It was in Indiana that Anderson W. Lee, who now lives four miles southeast of Dinuba, Tulare County, was born March 22, 1867. There he lived until in 1889, for three years thereafter making his home in Illinois and Missouri. On March 1, 1893, he came to Tulare County, Cal., finding the country round about the site of his present home practically a vast wheat field. Dinuba had two small stores, there was a little store at Orosi and at Sultana no beginning had been made.

He was a daily observer of the building of the railroad in his part of the County and often saw many ten and twelve horse teams awaiting the unloading of the wagons which they had hauled out to the line. Soon after coming to the County he bought eighty acres of land at $45 an acre and planted twelve acres to vineyard, twelve to trees and gave most of the remainder to alfalfa. He early had a twenty-five acre melon patch from which he sold in one season about $2,000 worth of melons, feeding about as many more to his hogs. His place is well planted to young vines and he has raised twenty-five tons of peaches on five acres of six-year-old trees and in 1912 planted twenty-five acres to peaches. He keeps eighty head of stock, besides four good horses.

In politics Mr. Lee is a Socialist, and fraternally he affiliates with the Woodmen of the World. In Johnson County, Mo., he married Miss Mary E. Null, a native of that state and whose parents crossed the plains with ox teams to California. The party of which the Nulls were members were often menaced by Indians, who drove off their cattle but killed none of the emigrants. Among pioneers known to this family was Charles Crow, who crossed the Isthmus of Panama on foot. Among Mr. Lee's household possessions is a quart bottle weighing four pounds which was brought overland to California in 1852. Anderson W. and Mary Ellen (Null) Lee have three daughters and one son: Lilly M., Mary Z., Ruby E. and James W. Lilly M. has completed her school studies and is now studying music. Mary Z. is a student in the high school at Dinuba ; while James W. and Ruby E. are attending grammar school.


It was in the state of Arkansas that James L. Johnson was born August 22, 1844. Early in the following year, when he was about seven months old, his parents, Joseph H. and Mary (Murray) Johnson, took him overland to Oregon. After a four years' residence there, they came to California. They located first at Napa City, later engaged in stockraising in the vicinity, and then went to Oakland, and for several years they lived there and at Martinez and on San Joaquin Island. Subsequently they were at Merced, Gilroy and Watsonville one after the other, and in the meantime James L. had acquired an education in the public schools. At Porterville lie married Miss Harriet Rhodes, daughter of the late William C. Rhodes, a biographical sketch of whom appears in these pages. Mrs. Johnson bore her husband three children. Edna married William Lucius Kelley, of Fresno County, and they have had three children named Charlotte, deceased; Loren and Ora. Elmo married Bertha A. Crocker and she has borne him three children: Idena, Florence and Odessa. Lena is deceased.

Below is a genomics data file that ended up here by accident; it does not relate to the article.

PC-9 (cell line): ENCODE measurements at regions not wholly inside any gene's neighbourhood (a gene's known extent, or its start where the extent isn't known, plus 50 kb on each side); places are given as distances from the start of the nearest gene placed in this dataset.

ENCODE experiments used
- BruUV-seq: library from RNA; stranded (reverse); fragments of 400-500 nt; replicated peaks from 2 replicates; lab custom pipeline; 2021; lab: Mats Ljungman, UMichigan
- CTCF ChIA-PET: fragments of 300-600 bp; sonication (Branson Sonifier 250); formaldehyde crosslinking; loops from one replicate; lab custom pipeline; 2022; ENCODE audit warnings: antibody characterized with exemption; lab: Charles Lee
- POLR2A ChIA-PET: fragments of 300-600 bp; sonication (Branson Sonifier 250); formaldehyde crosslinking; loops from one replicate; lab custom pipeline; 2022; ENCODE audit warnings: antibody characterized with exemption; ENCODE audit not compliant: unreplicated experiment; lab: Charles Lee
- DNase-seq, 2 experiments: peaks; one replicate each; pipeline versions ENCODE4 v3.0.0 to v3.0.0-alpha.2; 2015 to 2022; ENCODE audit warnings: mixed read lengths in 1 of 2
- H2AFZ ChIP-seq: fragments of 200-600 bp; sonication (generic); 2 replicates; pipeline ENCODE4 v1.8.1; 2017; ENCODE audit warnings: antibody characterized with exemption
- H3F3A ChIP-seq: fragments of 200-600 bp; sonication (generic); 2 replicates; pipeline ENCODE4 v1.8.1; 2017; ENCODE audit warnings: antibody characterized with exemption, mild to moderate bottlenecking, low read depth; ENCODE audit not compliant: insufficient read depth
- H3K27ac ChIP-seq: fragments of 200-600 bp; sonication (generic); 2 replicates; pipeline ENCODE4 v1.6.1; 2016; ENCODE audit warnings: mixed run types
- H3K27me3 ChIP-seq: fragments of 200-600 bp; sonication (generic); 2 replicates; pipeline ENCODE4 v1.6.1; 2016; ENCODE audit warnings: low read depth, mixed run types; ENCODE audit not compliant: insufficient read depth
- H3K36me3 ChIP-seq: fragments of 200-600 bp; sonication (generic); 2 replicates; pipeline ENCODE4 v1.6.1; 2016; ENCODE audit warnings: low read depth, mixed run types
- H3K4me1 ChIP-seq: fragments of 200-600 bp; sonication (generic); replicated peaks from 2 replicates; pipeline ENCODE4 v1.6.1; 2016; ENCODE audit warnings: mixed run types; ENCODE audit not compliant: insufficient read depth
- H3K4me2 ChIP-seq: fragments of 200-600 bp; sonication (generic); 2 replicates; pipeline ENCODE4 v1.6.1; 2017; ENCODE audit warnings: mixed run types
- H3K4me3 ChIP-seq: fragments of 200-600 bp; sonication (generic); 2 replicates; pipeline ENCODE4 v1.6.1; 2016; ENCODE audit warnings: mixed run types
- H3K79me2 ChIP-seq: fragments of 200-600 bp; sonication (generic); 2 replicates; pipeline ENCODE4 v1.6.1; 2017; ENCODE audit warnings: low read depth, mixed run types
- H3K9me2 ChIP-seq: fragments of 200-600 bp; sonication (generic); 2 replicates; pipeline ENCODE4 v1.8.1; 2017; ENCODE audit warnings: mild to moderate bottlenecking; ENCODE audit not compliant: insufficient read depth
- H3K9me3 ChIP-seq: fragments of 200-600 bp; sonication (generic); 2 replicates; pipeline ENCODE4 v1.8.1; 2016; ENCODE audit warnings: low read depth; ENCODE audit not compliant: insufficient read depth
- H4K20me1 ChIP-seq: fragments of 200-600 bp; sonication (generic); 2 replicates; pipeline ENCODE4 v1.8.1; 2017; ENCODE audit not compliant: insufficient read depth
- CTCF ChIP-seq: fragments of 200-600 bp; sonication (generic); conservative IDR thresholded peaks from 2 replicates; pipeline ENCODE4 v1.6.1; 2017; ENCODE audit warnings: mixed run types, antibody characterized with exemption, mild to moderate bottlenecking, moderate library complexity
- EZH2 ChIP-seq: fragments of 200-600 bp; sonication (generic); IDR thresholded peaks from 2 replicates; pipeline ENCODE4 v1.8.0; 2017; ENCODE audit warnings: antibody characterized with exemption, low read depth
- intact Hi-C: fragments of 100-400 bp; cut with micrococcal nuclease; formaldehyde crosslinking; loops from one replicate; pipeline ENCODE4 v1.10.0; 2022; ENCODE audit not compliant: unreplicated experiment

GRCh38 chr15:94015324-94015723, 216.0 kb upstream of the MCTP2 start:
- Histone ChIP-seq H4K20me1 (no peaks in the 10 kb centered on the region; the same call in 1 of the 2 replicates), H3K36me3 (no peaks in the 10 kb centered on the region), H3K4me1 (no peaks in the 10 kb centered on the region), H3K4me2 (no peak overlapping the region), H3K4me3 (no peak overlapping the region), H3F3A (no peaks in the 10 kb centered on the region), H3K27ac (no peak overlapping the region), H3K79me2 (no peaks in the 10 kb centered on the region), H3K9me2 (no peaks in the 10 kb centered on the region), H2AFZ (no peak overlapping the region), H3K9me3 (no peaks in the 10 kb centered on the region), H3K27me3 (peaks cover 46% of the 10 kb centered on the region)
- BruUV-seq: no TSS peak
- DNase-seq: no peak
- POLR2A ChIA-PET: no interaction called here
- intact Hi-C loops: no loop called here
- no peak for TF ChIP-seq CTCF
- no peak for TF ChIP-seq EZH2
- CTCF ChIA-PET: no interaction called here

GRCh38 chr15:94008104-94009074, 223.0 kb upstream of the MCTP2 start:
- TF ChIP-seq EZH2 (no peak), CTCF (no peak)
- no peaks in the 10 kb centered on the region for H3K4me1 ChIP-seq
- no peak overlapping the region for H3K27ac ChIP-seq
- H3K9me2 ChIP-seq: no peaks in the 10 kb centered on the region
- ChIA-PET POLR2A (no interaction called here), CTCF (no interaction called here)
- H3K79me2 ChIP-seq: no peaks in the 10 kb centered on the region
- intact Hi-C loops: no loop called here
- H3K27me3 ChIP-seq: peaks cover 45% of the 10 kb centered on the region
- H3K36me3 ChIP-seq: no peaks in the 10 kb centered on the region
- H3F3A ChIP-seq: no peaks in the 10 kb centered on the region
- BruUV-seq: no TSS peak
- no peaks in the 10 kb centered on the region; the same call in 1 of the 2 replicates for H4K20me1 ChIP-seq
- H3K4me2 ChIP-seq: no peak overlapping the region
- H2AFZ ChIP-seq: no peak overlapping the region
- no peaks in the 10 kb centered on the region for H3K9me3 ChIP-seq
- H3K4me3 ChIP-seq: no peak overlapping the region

The first land in this vicinity owned by Mr. Johnson was bought from the United States government. He pre-empted one hundred and sixty acres in Jordan Valley and paid it out at $1.25 per acre, and has added from time to time and now owns about four sections. Three hundred and fifty acres is devoted to farming, the remainder is hill land, used for pasture. On the place are kept about seventy-five head of cattle and one hundred head of other live stock. When Mr. and Mrs. Johnson settled in the valley, land could be bought at $1.25 an acre which would now be cheap at $200 and upward. The only buyers of stock in those days were Miller and Lux.

The old Democratic politics of his sire was in a way inherited by Mr. Johnson, a man of public spirit, ready always to aid to the extent of his ability any movement for the good of the community.


The well known citizen of Tulare County whose name is the title of this article and who lives a mile north of Sultana could tell many an interesting story of the days before the law was fully established in central California. He was personally acquainted with Sontag and Fyans and the. Dalton brothers, and with George Radcliff, who was shot by the latter on Alkali Plains. He tells how the train was stopped by the bandits by force of arms and how, when the door of the express car was blown from its hinges, Radcliff received a load of shot in the abdomen, and he does not fail to add that the brave engineer hung to the throttle until he ran the train to Tulare, then died; and he could indicate the place in Fresno County where the Daltons for a time maintained their mountain residence.